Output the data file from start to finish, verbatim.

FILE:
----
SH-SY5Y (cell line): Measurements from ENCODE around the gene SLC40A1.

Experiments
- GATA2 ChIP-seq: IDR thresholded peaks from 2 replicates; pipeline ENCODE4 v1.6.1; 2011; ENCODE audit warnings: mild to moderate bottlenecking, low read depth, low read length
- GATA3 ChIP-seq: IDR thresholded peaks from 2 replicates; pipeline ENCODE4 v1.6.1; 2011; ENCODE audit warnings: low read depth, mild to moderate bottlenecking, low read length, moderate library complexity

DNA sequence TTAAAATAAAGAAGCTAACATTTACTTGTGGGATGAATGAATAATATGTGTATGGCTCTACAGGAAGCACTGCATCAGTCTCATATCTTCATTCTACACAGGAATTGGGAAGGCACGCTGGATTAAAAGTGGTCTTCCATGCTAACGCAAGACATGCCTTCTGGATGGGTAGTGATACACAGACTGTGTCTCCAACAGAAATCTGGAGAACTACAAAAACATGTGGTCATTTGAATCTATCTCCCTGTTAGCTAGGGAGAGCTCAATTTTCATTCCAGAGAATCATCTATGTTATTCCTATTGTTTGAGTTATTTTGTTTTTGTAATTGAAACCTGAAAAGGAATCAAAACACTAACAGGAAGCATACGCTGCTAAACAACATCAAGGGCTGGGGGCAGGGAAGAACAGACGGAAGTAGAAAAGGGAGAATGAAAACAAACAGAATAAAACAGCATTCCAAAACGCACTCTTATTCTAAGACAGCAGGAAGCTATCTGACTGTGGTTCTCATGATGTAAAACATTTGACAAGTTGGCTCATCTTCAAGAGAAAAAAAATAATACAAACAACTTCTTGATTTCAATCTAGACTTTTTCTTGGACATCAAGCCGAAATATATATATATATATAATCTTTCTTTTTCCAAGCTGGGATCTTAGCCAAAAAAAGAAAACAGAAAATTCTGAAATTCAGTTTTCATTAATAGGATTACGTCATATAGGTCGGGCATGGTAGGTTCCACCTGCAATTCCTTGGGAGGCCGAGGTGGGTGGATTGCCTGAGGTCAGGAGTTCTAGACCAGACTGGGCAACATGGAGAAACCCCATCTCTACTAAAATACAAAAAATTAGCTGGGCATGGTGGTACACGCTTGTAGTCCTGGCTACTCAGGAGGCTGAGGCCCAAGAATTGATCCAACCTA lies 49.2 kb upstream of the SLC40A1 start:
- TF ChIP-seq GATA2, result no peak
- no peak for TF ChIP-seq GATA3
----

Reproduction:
SH-SY5Y (cell line): Measurements from ENCODE around the gene SLC40A1.

Experiments
- GATA2 ChIP-seq: IDR thresholded peaks from 2 replicates; pipeline ENCODE4 v1.6.1; 2011; ENCODE audit warnings: mild to moderate bottlenecking, low read depth, low read length
- GATA3 ChIP-seq: IDR thresholded peaks from 2 replicates; pipeline ENCODE4 v1.6.1; 2011; ENCODE audit warnings: low read depth, mild to moderate bottlenecking, low read length, moderate library complexity

DNA sequence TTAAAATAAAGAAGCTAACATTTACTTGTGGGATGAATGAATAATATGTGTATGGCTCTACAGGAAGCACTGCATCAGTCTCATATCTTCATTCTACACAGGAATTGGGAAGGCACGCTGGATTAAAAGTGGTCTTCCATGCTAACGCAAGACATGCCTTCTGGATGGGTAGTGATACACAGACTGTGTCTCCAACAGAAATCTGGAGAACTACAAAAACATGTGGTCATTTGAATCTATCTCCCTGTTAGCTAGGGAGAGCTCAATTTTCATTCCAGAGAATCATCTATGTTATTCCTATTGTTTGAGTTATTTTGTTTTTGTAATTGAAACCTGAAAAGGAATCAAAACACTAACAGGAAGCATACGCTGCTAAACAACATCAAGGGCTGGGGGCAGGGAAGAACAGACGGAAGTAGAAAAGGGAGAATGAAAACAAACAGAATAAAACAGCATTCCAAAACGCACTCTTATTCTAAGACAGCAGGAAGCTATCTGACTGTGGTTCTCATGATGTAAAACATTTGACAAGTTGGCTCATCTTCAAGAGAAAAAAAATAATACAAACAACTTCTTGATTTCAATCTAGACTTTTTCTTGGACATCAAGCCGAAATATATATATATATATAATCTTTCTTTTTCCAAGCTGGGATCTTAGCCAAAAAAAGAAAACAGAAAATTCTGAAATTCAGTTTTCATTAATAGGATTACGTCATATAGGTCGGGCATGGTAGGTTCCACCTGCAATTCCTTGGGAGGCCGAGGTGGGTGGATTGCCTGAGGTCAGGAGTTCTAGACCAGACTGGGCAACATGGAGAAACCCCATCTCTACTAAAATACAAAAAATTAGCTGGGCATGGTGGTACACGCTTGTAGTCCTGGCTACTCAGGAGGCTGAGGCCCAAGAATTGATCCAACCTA lies 49.2 kb upstream of the SLC40A1 start:
- TF ChIP-seq GATA2, result no peak
- no peak for TF ChIP-seq GATA3